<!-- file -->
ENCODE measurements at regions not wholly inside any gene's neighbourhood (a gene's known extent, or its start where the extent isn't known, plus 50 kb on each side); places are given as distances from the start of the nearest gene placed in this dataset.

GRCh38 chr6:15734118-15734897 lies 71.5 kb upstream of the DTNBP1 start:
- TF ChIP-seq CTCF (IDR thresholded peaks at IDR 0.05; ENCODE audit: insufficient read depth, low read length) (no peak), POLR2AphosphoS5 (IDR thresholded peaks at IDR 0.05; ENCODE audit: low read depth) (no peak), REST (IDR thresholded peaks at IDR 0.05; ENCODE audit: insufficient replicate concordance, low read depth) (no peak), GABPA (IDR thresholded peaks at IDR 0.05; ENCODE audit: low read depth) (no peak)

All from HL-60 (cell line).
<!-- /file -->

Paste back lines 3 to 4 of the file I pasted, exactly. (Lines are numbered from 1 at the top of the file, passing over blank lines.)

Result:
- TF ChIP-seq CTCF (IDR thresholded peaks at IDR 0.05; ENCODE audit: insufficient read depth, low read length) (no peak), POLR2AphosphoS5 (IDR thresholded peaks at IDR 0.05; ENCODE audit: low read depth) (no peak), REST (IDR thresholded peaks at IDR 0.05; ENCODE audit: insufficient replicate concordance, low read depth) (no peak), GABPA (IDR thresholded peaks at IDR 0.05; ENCODE audit: low read depth) (no peak)

All from HL-60 (cell line).